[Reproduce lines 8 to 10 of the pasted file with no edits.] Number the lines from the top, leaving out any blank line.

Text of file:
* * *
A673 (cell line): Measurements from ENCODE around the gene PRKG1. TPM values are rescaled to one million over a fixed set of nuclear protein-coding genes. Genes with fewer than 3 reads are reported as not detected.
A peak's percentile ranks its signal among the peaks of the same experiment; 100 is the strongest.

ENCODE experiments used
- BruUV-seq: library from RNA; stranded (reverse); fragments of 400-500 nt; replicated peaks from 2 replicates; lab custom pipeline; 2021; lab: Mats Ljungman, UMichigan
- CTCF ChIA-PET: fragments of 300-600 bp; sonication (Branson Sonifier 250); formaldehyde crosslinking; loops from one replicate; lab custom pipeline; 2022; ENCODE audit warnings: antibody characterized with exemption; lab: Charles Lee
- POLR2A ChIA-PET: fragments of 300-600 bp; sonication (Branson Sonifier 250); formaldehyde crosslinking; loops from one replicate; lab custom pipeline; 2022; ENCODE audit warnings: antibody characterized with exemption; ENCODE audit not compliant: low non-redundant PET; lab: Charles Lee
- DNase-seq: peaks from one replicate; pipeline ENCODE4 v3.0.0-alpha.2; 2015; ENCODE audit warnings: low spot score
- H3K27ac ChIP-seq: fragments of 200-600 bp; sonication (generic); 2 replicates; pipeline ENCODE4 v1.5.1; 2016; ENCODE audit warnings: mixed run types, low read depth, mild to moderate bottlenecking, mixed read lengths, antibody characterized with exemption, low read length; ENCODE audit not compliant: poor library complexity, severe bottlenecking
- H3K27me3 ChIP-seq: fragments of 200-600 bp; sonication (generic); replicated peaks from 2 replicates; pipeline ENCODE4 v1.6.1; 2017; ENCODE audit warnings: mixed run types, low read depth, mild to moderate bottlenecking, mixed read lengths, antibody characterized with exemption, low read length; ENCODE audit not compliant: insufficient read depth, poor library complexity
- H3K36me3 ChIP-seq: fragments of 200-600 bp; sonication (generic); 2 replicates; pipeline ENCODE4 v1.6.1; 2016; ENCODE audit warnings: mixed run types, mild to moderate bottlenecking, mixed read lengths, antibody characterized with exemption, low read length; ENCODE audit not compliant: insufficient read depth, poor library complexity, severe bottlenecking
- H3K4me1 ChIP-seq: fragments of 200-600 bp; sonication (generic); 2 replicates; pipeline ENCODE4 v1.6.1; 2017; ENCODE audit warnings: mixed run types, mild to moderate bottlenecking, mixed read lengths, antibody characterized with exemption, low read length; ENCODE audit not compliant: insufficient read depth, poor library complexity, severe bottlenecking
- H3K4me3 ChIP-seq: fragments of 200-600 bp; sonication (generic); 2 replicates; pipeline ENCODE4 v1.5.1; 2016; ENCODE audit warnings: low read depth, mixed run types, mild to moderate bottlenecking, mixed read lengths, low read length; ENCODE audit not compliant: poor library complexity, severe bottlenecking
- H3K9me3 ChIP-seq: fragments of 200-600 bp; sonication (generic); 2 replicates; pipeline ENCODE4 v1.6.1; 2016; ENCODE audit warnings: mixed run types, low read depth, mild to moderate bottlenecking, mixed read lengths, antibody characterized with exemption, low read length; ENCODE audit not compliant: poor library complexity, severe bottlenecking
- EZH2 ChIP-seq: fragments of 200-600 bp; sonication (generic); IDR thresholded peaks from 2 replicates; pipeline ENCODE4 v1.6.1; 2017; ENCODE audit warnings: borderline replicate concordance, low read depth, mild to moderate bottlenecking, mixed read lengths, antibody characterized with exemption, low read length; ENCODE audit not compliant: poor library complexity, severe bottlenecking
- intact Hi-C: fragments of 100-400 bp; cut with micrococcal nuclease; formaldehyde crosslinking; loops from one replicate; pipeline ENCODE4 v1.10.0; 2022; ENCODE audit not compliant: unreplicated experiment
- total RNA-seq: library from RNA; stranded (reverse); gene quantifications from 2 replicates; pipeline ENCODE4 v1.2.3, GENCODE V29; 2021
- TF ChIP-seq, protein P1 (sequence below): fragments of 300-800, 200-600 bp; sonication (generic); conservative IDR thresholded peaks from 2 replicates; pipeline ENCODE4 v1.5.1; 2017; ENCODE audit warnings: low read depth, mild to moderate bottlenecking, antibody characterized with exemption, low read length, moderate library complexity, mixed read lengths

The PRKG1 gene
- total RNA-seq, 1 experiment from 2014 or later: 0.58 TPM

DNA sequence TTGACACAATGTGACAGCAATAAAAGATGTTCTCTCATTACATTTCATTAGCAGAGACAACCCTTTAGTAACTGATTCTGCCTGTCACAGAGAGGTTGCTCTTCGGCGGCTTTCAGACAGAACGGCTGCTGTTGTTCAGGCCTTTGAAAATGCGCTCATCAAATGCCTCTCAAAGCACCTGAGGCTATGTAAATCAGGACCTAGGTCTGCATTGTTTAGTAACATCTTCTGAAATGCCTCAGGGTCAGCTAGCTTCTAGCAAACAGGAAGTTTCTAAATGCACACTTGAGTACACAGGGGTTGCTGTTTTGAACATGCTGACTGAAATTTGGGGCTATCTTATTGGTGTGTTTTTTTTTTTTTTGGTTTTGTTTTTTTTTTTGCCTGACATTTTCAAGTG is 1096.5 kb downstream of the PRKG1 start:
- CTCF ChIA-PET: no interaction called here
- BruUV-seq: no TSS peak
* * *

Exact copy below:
- H3K27ac ChIP-seq: fragments of 200-600 bp; sonication (generic); 2 replicates; pipeline ENCODE4 v1.5.1; 2016; ENCODE audit warnings: mixed run types, low read depth, mild to moderate bottlenecking, mixed read lengths, antibody characterized with exemption, low read length; ENCODE audit not compliant: poor library complexity, severe bottlenecking
- H3K27me3 ChIP-seq: fragments of 200-600 bp; sonication (generic); replicated peaks from 2 replicates; pipeline ENCODE4 v1.6.1; 2017; ENCODE audit warnings: mixed run types, low read depth, mild to moderate bottlenecking, mixed read lengths, antibody characterized with exemption, low read length; ENCODE audit not compliant: insufficient read depth, poor library complexity
- H3K36me3 ChIP-seq: fragments of 200-600 bp; sonication (generic); 2 replicates; pipeline ENCODE4 v1.6.1; 2016; ENCODE audit warnings: mixed run types, mild to moderate bottlenecking, mixed read lengths, antibody characterized with exemption, low read length; ENCODE audit not compliant: insufficient read depth, poor library complexity, severe bottlenecking